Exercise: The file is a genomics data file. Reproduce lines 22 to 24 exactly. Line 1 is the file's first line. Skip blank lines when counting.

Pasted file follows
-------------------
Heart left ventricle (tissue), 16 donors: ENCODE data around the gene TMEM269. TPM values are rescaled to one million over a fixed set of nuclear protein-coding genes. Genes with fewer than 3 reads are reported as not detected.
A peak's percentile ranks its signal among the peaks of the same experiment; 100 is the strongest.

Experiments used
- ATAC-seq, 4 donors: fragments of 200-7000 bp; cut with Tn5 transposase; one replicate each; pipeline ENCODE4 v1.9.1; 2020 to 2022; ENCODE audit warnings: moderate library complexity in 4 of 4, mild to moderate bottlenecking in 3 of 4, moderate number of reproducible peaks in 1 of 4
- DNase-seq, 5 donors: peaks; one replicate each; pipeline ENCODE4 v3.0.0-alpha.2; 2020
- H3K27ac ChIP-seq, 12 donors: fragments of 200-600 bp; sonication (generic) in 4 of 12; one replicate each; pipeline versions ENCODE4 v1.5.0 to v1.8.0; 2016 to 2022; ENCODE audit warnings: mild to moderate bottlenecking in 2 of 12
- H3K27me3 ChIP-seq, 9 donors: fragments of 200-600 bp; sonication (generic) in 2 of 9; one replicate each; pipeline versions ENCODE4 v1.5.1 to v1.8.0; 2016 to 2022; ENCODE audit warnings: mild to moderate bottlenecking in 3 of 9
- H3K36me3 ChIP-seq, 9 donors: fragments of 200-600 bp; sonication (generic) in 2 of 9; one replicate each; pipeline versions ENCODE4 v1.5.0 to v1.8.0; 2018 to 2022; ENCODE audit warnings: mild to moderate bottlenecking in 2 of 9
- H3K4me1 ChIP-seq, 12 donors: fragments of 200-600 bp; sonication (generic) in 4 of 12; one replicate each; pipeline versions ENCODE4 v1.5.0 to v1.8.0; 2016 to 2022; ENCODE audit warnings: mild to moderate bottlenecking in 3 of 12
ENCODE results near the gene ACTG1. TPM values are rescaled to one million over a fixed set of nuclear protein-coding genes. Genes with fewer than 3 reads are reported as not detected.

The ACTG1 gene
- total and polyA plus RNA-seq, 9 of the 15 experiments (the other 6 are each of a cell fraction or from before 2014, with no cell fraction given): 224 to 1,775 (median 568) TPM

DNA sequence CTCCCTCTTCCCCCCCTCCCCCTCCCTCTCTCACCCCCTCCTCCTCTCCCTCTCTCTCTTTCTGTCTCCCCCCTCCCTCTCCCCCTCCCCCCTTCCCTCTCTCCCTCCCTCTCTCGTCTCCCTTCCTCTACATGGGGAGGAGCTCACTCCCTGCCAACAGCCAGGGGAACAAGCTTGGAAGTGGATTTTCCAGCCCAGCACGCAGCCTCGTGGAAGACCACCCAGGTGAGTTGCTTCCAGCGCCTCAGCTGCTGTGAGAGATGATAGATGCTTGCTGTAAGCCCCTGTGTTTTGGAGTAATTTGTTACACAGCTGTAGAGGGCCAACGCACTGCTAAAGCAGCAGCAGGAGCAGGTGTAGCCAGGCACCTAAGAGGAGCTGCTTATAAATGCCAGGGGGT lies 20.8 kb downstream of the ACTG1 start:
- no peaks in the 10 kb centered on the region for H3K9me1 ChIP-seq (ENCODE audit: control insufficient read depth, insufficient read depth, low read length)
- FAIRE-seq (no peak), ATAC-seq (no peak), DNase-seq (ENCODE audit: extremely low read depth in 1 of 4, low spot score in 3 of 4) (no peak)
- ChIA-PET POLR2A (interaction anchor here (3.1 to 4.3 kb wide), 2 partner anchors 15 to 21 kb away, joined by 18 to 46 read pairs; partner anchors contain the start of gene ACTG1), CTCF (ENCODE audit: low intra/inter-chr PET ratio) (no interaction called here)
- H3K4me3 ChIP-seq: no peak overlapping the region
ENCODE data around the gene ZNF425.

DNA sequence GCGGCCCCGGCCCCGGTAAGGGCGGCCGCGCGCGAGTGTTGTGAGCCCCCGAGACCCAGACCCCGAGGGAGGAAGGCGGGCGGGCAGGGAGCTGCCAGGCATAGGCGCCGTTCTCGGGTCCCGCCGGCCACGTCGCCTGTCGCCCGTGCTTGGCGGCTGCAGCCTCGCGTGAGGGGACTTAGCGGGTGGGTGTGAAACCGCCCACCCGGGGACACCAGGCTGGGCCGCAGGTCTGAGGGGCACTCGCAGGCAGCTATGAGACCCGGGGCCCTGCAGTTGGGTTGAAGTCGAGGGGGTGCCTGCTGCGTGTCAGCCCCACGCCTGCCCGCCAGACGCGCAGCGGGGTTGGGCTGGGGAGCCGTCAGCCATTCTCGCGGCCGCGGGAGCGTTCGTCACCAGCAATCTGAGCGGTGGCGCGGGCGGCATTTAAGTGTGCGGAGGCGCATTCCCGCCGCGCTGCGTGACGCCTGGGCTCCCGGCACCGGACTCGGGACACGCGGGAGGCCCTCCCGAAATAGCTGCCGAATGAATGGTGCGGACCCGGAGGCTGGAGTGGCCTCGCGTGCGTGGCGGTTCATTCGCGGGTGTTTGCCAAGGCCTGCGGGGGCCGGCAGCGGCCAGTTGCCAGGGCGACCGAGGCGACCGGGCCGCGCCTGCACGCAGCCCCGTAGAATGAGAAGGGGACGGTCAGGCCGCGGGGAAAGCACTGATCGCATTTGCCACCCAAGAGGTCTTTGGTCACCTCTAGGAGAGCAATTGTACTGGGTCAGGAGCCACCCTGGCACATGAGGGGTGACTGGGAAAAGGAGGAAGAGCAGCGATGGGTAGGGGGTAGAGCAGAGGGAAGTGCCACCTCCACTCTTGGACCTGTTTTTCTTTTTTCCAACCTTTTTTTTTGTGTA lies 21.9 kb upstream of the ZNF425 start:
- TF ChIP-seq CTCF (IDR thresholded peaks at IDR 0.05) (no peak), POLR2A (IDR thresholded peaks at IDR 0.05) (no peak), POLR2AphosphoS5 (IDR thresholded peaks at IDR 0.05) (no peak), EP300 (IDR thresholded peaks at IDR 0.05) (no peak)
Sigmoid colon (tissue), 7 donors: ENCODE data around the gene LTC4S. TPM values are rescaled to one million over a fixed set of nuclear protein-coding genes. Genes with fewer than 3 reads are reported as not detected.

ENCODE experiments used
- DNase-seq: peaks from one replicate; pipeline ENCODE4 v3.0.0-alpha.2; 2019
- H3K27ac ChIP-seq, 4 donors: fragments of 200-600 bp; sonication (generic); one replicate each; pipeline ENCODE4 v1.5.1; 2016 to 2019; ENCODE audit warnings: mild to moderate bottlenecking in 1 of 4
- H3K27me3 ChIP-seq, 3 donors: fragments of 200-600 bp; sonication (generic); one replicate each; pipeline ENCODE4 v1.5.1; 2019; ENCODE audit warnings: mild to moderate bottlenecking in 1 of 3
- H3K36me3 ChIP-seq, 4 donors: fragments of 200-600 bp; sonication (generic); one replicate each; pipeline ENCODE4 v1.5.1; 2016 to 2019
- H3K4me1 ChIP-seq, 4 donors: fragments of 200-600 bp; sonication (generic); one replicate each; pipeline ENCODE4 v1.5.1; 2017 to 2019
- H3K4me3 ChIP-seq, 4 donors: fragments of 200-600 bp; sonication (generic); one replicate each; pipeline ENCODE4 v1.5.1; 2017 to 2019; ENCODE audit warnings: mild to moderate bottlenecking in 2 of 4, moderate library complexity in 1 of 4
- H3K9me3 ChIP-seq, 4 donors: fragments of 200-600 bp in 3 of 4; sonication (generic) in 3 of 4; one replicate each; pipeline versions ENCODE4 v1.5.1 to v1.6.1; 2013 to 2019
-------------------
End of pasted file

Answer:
ENCODE experiments used
- DNase-seq: peaks from one replicate; pipeline ENCODE4 v3.0.0-alpha.2; 2019
- H3K27ac ChIP-seq, 4 donors: fragments of 200-600 bp; sonication (generic); one replicate each; pipeline ENCODE4 v1.5.1; 2016 to 2019; ENCODE audit warnings: mild to moderate bottlenecking in 1 of 4